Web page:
Have you ever had that feeling that its all been done before? Me too. And yes, this age old question is still unresolved, philosophers can not answer this question, nor can the scientists, nor can the religious. So, why something rather than nothing? I have some thoughts, all of which have been borrowed from more intelligent folks than I.
Science is great at answering the "how" questions, but not so good at answering the "why" questions. Both questions are intriguing. Why has the universe gone through all the trouble of existing in the first place? If you've read anything on this site, you can eventually figure out that I'm a Christian. As such, I understand that the Bible explains God's love for us, and how our the most important command is that we love God and each other. Ok, got that.
But, religion lacks answers to many adventurous questions. I think that's the way it should be, so as to not spoil the fun of discovery. We only take so many trips around the sun, and it's meant to be an adventure. This discovery process is exactly how Dr. Francis Collins spent 30 years of his life as an atheist, only to discover God after he decoded human DNA. Somehow, the beauty and complexity prompted Collins to believe in God. I get that, but not a good argument. Complex scientific discoveries do not point to a creator, though it may make such a belief both reasonable and plausible. For me, seeing a beautiful bikini on the beach convinces me that there is a God (can't be an accident, right?), is my inspired vision any better an argument than Collins' decoding of the human genome?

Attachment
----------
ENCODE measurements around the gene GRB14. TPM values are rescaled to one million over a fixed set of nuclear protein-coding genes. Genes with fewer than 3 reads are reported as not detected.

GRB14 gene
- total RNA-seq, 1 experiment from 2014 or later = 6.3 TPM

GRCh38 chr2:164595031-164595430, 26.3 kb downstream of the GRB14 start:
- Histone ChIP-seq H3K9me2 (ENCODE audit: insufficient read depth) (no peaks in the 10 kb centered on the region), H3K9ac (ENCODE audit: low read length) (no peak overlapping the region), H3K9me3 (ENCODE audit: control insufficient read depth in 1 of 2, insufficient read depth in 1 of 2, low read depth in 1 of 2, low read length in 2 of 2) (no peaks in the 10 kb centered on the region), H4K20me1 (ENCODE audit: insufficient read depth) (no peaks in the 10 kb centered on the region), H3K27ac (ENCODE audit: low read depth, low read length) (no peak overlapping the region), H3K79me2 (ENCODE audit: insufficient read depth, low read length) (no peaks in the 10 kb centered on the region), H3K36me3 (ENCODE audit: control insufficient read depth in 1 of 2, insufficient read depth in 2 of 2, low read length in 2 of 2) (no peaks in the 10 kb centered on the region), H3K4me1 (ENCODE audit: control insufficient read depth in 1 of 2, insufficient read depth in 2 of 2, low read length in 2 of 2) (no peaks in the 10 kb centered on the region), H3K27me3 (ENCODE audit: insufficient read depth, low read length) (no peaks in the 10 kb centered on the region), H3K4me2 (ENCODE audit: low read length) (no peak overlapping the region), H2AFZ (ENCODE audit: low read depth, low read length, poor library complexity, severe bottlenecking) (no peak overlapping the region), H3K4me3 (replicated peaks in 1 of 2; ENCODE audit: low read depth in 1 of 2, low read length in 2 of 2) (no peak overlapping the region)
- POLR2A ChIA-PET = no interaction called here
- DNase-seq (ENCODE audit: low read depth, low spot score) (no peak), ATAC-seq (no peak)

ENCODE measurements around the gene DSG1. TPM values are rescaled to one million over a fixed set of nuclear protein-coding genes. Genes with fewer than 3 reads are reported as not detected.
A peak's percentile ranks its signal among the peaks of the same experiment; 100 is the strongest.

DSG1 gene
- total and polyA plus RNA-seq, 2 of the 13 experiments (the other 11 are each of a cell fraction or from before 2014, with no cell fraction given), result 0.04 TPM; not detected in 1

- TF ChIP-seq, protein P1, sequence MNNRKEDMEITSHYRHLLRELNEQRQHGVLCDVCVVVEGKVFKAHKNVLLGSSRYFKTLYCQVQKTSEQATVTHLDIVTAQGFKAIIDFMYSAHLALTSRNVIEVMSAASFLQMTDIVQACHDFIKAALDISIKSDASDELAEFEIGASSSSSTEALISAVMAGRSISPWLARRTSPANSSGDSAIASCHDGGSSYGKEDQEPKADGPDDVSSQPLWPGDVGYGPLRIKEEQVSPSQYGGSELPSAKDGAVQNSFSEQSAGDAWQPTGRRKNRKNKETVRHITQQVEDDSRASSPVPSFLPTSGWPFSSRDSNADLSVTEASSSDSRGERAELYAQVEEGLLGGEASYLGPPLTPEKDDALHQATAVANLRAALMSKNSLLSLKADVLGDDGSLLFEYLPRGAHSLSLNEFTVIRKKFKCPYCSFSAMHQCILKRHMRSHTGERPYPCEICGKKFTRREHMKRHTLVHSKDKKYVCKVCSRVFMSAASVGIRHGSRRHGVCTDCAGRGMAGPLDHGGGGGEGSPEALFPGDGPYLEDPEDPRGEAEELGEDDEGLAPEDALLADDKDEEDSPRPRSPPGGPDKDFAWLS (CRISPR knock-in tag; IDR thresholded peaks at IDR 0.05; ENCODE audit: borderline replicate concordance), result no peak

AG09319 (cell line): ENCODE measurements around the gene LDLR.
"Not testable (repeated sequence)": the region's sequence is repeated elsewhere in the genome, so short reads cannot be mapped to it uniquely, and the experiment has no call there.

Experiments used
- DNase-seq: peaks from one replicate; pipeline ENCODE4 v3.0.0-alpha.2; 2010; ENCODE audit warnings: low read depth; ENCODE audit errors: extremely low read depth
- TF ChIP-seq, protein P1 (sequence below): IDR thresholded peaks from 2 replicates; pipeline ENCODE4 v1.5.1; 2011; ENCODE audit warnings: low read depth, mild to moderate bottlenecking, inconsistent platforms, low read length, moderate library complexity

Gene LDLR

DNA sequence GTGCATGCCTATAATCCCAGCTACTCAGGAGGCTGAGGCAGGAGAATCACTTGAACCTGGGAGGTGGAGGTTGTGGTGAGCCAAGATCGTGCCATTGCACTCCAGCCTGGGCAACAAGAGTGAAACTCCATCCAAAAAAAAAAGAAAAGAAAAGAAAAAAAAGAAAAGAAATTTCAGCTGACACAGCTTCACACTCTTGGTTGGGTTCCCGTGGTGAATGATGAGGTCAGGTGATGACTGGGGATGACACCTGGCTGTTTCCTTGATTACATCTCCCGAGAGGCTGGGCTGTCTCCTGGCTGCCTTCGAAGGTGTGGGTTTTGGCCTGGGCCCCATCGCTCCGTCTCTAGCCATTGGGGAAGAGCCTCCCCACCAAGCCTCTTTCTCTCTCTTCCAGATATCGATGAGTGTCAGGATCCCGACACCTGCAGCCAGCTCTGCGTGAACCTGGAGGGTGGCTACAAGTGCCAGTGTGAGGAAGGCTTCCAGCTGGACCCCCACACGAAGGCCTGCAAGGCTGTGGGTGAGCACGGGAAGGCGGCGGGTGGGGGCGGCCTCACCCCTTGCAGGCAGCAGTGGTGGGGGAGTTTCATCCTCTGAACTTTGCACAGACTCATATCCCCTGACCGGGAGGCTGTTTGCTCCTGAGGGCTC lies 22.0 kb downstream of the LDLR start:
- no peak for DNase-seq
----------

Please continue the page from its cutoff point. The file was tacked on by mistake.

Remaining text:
Anyway, if we want to answer the question of why there is something rather than nothing, it would be helpful to know what "nothing" is. I became interested in the subject of "nothing" after 21+ years of defending criminal cases. Sometimes, we attorneys must play with the definitions of words. And, I've noticed several scientists committing the same slight of hand maneuvers that I get paid to perform. The difference is, as attorneys, we have judges and legislatures and statutes and prosecutors to keep our definitions in check. That's not the case for scientists, you need only present a few complex models (mix in some big words and heavy equations), and not many folks will recognize the slight of hand. Well, I've noticed, and I'll explain more later.
Back to the big question. The intellectually lazy position is to simply dismiss the question. The question can be brushed off as being irrelevant. Or, that the universe needs no explanation. Who knows, these answers may turn out to be correct, but I'm looking for something a bit more intellectually satisfying (whatever that means--kind of like the supreme court's definition of pornography, 'we know it when we see it').